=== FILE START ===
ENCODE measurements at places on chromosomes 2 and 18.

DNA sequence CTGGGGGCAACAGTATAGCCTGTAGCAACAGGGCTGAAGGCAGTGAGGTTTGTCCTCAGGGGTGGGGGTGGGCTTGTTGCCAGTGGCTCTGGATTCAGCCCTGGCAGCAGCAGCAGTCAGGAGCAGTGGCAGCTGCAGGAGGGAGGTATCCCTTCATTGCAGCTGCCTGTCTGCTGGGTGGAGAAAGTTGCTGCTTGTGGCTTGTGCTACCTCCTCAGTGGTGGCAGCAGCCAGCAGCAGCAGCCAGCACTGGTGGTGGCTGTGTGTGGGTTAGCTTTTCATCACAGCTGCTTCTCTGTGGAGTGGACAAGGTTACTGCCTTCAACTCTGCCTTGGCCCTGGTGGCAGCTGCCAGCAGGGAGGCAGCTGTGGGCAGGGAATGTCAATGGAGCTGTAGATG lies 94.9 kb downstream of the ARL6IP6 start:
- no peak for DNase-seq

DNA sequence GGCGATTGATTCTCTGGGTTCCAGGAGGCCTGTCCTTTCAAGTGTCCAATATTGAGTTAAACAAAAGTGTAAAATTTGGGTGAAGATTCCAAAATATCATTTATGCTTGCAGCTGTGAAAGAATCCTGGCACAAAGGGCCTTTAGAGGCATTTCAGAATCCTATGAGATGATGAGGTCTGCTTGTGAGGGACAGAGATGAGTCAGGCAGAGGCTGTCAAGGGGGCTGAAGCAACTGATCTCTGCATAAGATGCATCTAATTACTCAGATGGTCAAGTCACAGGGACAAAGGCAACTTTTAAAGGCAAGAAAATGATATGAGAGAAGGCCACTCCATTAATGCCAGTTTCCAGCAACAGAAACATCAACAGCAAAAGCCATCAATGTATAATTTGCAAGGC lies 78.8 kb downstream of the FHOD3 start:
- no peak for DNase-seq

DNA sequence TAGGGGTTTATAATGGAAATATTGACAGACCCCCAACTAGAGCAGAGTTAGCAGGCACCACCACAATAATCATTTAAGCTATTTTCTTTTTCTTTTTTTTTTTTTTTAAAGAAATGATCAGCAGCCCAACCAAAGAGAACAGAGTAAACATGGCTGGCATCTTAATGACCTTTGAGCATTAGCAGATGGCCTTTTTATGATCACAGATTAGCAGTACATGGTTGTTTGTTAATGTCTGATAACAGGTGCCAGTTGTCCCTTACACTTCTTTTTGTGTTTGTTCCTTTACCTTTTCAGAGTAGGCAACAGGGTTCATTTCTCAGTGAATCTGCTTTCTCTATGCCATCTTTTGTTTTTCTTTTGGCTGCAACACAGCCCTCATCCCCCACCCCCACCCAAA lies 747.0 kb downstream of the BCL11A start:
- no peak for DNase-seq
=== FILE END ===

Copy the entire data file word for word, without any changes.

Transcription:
ENCODE measurements at places on chromosomes 2 and 18.

DNA sequence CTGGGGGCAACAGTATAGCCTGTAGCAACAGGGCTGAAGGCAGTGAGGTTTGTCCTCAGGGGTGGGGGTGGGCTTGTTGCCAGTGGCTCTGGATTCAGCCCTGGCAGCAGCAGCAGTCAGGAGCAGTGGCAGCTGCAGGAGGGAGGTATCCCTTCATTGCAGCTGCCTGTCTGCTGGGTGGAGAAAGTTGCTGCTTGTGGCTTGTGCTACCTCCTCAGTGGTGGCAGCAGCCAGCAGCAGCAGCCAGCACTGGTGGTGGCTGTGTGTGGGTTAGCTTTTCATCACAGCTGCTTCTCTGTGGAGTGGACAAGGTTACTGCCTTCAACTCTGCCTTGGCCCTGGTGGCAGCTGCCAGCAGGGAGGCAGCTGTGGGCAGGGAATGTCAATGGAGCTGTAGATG lies 94.9 kb downstream of the ARL6IP6 start:
- no peak for DNase-seq

DNA sequence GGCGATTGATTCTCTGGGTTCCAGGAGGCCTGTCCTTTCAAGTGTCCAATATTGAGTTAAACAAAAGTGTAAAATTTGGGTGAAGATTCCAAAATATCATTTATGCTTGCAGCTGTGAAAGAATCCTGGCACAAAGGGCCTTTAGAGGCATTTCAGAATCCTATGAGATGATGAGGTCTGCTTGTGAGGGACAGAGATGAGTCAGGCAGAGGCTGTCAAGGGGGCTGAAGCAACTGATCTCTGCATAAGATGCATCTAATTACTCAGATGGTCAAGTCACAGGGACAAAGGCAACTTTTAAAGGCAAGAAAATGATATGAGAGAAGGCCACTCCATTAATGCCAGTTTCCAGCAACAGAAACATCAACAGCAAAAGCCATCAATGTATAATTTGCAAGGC lies 78.8 kb downstream of the FHOD3 start:
- no peak for DNase-seq

DNA sequence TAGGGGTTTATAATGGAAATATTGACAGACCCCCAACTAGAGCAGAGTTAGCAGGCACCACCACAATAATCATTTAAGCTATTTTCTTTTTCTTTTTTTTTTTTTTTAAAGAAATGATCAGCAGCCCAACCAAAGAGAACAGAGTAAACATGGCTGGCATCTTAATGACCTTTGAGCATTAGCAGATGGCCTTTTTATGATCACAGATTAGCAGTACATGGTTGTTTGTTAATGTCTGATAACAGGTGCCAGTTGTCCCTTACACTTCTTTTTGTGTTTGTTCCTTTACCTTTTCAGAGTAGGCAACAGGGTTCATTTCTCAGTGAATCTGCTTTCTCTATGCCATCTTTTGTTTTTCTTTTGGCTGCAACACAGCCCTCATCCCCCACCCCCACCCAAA lies 747.0 kb downstream of the BCL11A start:
- no peak for DNase-seq